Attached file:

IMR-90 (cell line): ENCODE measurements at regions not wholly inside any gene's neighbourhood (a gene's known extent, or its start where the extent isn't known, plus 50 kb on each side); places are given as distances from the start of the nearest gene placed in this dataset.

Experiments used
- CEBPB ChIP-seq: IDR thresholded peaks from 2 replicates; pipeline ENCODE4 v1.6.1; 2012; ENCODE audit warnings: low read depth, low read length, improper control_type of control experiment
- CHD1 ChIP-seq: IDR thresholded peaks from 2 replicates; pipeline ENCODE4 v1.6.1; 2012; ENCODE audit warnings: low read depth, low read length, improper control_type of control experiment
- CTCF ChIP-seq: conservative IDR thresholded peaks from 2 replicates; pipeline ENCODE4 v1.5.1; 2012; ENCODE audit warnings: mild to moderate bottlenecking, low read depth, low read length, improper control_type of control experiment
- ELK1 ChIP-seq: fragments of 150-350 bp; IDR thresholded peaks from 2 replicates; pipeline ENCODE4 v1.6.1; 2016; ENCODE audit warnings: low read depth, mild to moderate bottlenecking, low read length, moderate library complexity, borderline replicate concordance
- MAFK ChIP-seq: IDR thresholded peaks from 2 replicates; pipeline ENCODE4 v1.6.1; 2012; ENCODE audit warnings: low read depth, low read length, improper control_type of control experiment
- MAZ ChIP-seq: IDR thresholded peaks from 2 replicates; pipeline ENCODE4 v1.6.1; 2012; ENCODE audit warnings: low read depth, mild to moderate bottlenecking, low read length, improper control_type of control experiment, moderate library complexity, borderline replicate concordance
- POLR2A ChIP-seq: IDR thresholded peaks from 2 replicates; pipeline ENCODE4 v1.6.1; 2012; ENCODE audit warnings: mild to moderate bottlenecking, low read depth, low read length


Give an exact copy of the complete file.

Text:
IMR-90 (cell line): ENCODE measurements at regions not wholly inside any gene's neighbourhood (a gene's known extent, or its start where the extent isn't known, plus 50 kb on each side); places are given as distances from the start of the nearest gene placed in this dataset.

Experiments used
- CEBPB ChIP-seq: IDR thresholded peaks from 2 replicates; pipeline ENCODE4 v1.6.1; 2012; ENCODE audit warnings: low read depth, low read length, improper control_type of control experiment
- CHD1 ChIP-seq: IDR thresholded peaks from 2 replicates; pipeline ENCODE4 v1.6.1; 2012; ENCODE audit warnings: low read depth, low read length, improper control_type of control experiment
- CTCF ChIP-seq: conservative IDR thresholded peaks from 2 replicates; pipeline ENCODE4 v1.5.1; 2012; ENCODE audit warnings: mild to moderate bottlenecking, low read depth, low read length, improper control_type of control experiment
- ELK1 ChIP-seq: fragments of 150-350 bp; IDR thresholded peaks from 2 replicates; pipeline ENCODE4 v1.6.1; 2016; ENCODE audit warnings: low read depth, mild to moderate bottlenecking, low read length, moderate library complexity, borderline replicate concordance
- MAFK ChIP-seq: IDR thresholded peaks from 2 replicates; pipeline ENCODE4 v1.6.1; 2012; ENCODE audit warnings: low read depth, low read length, improper control_type of control experiment
- MAZ ChIP-seq: IDR thresholded peaks from 2 replicates; pipeline ENCODE4 v1.6.1; 2012; ENCODE audit warnings: low read depth, mild to moderate bottlenecking, low read length, improper control_type of control experiment, moderate library complexity, borderline replicate concordance
- POLR2A ChIP-seq: IDR thresholded peaks from 2 replicates; pipeline ENCODE4 v1.6.1; 2012; ENCODE audit warnings: mild to moderate bottlenecking, low read depth, low read length